”The trains are pretty reliable but just too expensive”: Charles Marcellienus, operations manager for a baggage handling company. Photo: Wolter PeetersWithin six months the state government will be making $1 million a week out of expensive train fares to Sydney Airport, but it continues to insist fares should not be lowered.
A parliamentary committee is scheduled to report in coming days on proposals to lower the cost of catching a train to Sydney Airport. An ”access fee” charged by the private operators of the stations adds $12.60 to the cost of an adult train ticket to the airport.
But because of a revenue sharing agreement with the station operators, the state government will be pocketing $4 million a month from these access fees by August, according to information provided to the committee by Airport Link Company.
The tourism industry, transport advocates and community groups agree that the fees should be cut to make it more attractive to catch the train to the airport, surrounded by notoriously congested roads.
”People can’t afford it,” Charles Marcellienus, an operations manager for a baggage handling company at the airport, said.
Mr Marcellienus said his staff often had trouble arriving at work on time because of the unreliability of the roads. ”Everybody who works is given a start time – say it is 7am; they can leave one day and their trip takes an hour, the next day it will take two hours,” he said.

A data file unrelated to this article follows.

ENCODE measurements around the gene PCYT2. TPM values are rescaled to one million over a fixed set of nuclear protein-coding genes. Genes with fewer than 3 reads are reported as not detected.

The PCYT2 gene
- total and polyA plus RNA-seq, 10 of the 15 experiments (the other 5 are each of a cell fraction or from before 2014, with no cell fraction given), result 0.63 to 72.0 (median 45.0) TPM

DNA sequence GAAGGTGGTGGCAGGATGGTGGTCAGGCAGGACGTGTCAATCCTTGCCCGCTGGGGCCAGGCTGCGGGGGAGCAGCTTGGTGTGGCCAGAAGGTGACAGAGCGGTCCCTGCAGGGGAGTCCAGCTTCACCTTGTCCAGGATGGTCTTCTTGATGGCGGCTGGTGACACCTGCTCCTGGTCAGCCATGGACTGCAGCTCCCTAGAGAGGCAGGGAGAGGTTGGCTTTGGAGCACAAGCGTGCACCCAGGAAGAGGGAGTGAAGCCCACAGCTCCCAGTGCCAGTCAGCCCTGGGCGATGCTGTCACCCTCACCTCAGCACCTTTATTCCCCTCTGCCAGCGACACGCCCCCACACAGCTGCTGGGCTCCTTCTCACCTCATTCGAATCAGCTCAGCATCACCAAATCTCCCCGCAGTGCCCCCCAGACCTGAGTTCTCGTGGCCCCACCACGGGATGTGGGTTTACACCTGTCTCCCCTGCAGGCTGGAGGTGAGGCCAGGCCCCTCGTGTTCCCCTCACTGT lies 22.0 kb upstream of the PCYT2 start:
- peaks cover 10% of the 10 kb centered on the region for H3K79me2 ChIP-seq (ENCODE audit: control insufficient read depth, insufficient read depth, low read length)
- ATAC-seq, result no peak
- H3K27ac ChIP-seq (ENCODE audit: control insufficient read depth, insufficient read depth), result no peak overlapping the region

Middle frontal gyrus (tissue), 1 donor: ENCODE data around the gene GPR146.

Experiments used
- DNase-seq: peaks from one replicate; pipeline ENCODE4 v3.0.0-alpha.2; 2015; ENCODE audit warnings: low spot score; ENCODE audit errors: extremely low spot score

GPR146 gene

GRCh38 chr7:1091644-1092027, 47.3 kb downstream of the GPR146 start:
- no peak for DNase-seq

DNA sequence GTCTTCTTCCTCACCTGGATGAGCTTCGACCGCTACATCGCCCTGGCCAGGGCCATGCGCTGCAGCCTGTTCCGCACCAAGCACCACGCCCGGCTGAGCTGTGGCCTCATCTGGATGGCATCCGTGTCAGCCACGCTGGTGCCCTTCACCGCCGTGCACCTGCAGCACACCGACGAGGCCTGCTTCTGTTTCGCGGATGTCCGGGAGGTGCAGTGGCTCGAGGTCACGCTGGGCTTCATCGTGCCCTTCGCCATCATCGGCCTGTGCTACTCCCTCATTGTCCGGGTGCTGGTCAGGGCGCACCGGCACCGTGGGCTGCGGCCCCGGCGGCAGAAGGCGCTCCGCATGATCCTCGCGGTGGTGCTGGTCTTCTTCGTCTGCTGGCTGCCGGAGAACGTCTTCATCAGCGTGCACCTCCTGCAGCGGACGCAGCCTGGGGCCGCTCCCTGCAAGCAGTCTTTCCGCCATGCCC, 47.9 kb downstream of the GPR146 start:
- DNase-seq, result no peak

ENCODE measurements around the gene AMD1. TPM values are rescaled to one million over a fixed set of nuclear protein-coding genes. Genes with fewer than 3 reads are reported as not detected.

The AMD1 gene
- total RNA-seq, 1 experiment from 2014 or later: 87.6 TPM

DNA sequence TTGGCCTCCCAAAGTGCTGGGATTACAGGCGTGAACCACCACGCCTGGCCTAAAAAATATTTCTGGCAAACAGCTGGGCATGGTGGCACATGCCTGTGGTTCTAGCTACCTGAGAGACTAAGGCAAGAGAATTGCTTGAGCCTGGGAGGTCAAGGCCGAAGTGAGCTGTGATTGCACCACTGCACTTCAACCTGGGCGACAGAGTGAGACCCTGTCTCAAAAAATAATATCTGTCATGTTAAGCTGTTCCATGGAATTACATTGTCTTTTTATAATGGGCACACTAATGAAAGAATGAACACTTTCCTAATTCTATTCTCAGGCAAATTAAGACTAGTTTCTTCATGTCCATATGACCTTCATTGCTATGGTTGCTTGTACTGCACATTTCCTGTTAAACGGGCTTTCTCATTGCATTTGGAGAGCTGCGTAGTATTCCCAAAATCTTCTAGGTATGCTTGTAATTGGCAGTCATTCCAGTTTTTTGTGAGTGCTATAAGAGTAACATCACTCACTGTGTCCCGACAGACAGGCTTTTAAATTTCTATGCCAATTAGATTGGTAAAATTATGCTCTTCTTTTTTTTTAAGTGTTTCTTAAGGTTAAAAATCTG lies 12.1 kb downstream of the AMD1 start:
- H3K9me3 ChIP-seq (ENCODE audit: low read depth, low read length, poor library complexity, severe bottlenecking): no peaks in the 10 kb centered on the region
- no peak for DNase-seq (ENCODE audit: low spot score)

”The trains are pretty reliable but just too expensive.”
Amanda Tattersall, convener of the Sydney Alliance, said the coalition of church groups and unions would wage a campaign before the next state election to drop the surcharge on travelling by train to the airport.
Dr Tattersall said the extra fares were an issue right across Sydney; from the south-west where airport staff get caught in traffic on the M5, to people based near the airport stuck in impenetrable congestion.
”No matter what part of Sydney people are from, people agree that there needs to be a change in how we handle transport to and from the airport,” she said.
Dr Tattersall said cutting the airport train fares could mean a rare improvement in public transport that did not require the construction of expensive new infrastructure.
The inquiry into cutting the airport rail fee was initiated by Labor’s Penny Sharpe. However its final report will depend on the position of Christian Democrat upper house member Paul Green.
Transport Minister Gladys Berejiklian has said the government has no plans to cut the cost of travelling by train to the airport, and that the money it makes from the access fees is absorbed into general revenue.
”My view has not changed on this issue,” Ms Berejiklian said on Tuesday. ”It will take a lot of convincing for me to cut hundreds of millions in funding from other transport services to pay for the access fee.”